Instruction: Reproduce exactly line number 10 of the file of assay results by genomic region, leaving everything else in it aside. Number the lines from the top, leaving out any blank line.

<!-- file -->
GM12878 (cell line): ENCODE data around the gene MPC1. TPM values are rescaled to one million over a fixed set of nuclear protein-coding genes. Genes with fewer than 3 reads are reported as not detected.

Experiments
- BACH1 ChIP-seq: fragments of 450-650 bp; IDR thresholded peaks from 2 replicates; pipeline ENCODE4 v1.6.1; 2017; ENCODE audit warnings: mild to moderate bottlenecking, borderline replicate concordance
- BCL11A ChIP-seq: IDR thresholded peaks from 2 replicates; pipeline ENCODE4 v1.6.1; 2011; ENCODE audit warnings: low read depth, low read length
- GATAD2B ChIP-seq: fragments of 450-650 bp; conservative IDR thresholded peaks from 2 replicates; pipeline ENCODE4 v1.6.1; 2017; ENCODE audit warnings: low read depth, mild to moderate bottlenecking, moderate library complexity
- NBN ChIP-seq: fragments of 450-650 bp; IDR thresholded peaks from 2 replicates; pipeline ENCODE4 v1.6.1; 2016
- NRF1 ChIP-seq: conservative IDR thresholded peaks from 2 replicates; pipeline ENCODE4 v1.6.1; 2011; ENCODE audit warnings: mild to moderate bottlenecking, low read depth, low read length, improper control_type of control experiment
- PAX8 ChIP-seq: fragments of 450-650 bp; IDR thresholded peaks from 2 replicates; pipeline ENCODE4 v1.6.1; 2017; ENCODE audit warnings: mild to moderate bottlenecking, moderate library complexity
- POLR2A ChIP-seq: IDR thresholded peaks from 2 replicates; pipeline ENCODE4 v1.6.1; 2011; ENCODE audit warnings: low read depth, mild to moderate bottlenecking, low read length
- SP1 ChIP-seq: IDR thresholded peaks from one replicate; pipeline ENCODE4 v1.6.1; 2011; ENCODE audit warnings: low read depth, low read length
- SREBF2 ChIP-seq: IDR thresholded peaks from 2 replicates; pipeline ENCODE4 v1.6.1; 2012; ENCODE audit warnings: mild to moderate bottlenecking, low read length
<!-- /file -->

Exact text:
- SP1 ChIP-seq: IDR thresholded peaks from one replicate; pipeline ENCODE4 v1.6.1; 2011; ENCODE audit warnings: low read depth, low read length